Theodahad
. This period ended with
Justinian I Justinian I (; la, Flavius Petrus Sabbatius Iustinianus; grc-gre, Ἰουστινιανός ; 48214 November 565), also known as Justinian the Great, was the Byzantine emperor This is a list of the Byzantine emperors from the foundation o ...
's reconquest of Italy and City of Rome itself during the
Gothic WarGothic War may refer to: *Gothic War (367–369), a war of Thervingi against the Eastern Roman Empire in which the Goths retreated to Montes Serrorum *Gothic War (376–382), Thervingi and Greuthungi against the Roman Empire *Gothic War (401–403), ...
, inaugurating the
Byzantine Papacy The Byzantine Papacy was a period of Byzantine The Byzantine Empire, also referred to as the Eastern Roman Empire, or Byzantium, was the continuation of the Roman Empire in its eastern provinces during Late Antiquity and the Middle Ages, wh ...
(537–752). The role of the Ostrogoths became clear in the first schism, when, on November 22, 498, two men were elected pope. The subsequent triumph of
Pope Symmachus Pope Symmachus (died 19 July 514) was the bishop of Rome A bishop is an ordained, consecrated, or appointed member of the Clergy#Christianity, Christian clergy who is generally entrusted with a position of authority and oversight. Within th ...

Pope Symmachus
(498–514) over
Antipope Laurentius Laurentius (possibly Caelius) was Archpriest of Santa Prassede and later antipope of the Roman Catholic Church. Elected in 498 at the Basilica Saint Mariae (presumably Saint Maria Maggiore) with the support of a dissenting faction with Byzantine sy ...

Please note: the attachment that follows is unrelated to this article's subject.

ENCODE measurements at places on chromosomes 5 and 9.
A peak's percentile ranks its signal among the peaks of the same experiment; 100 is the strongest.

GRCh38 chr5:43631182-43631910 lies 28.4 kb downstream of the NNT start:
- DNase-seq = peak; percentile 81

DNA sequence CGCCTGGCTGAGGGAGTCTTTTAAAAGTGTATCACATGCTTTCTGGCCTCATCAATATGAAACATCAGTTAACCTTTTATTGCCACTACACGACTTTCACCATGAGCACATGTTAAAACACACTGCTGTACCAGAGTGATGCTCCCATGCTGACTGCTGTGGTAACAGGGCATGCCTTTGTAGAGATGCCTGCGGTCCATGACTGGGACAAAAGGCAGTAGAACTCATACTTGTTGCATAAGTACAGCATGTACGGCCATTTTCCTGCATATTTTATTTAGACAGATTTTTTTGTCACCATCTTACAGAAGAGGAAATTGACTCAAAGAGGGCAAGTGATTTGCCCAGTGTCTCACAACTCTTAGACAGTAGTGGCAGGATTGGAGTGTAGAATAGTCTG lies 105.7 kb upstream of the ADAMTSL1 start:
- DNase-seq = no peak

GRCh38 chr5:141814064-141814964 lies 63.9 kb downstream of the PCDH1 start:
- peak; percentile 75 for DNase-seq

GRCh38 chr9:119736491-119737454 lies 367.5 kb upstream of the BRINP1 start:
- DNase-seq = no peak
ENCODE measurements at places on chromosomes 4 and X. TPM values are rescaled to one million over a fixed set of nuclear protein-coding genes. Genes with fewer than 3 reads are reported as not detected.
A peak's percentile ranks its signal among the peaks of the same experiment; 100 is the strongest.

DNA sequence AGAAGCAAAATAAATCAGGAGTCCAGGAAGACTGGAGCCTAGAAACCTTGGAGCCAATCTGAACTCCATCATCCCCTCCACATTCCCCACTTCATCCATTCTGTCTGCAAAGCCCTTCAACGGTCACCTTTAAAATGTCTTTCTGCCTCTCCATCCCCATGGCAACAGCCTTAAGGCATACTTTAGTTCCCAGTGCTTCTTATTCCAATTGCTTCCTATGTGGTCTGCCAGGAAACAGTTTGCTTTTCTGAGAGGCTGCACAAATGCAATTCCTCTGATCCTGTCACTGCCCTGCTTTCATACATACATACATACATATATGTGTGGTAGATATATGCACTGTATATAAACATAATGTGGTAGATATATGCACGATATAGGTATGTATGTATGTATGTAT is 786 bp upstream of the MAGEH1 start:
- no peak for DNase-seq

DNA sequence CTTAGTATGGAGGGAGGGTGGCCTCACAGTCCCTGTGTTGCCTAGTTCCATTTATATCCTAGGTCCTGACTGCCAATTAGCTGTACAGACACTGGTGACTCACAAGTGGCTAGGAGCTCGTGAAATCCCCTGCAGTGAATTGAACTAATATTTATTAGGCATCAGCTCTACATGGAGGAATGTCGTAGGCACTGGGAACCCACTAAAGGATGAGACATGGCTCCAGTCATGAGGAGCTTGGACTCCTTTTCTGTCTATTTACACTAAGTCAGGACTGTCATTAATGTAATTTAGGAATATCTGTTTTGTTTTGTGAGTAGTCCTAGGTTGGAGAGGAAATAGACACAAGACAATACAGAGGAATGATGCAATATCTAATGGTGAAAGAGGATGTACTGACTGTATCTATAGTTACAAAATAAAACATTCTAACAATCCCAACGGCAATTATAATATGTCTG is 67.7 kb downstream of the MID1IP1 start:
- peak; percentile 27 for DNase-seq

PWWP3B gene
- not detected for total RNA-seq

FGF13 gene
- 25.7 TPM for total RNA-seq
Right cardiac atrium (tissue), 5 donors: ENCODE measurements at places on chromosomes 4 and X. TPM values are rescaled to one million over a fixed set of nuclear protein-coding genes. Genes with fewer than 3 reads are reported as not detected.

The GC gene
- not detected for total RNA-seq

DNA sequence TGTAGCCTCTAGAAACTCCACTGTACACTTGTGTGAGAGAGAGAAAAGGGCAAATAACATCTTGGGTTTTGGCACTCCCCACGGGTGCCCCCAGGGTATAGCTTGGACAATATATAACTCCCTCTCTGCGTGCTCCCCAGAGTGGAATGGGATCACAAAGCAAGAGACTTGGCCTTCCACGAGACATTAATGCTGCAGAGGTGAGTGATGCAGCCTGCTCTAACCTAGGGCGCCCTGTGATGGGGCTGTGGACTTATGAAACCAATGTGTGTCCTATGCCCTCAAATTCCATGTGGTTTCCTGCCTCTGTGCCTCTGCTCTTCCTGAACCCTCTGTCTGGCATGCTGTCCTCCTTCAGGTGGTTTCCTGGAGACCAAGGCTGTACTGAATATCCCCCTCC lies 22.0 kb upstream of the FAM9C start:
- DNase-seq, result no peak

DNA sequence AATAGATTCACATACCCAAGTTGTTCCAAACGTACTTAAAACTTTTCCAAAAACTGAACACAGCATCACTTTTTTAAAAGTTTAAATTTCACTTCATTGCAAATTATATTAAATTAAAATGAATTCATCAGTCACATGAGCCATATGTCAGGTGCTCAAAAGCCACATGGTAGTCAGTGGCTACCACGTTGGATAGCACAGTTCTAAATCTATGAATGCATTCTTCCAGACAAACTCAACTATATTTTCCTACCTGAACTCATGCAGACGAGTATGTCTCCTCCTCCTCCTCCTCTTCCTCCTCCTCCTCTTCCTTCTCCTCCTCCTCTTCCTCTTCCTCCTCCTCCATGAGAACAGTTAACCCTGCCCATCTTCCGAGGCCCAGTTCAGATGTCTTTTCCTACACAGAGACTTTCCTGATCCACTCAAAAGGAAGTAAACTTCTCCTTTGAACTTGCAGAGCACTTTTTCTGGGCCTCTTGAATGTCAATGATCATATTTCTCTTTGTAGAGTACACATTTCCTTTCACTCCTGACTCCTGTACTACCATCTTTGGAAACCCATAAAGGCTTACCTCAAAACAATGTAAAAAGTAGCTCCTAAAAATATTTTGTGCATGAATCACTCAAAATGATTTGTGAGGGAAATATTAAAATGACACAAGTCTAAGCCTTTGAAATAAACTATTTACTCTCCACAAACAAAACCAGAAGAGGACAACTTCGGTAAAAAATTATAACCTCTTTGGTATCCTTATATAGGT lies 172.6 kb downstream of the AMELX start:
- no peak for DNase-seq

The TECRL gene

is the first recorded example of
simony Simony () is the act of selling church offices and roles or sacred things. It is named after Simon Magus Simon Magus ( Greek Σίμων ὁ μάγος, Latin Latin (, or , ) is a classical language belonging to the Italic languages, Ital ...

simony
in papal history.Richards, 1979, p. 70. Symmachus also instituted the practice of popes naming their own successors, which held until an unpopular choice was made in 530, and discord continued until the selection in 532 of
John II
John II
, the first to rename himself upon succession.
Theodoric Theodoric is a Germanic given name. First attested as a Gothic name in the 5th century, it became widespread in the Germanic-speaking world, not least due to its most famous bearer, Theodoric the Great, king of the Ostrogoths. Overview The name ...
was tolerant towards the Catholic Church and did not interfere in dogmatic matters. He remained as neutral as possible towards the pope, though he exercised a preponderant influence in the affairs of the papacy.Löffler, Klemens. "Ostrogoths." The Catholic Encyclopedia. Vol. 11. New York: Robert Appleton Company, 1911. 21 Jul. 2014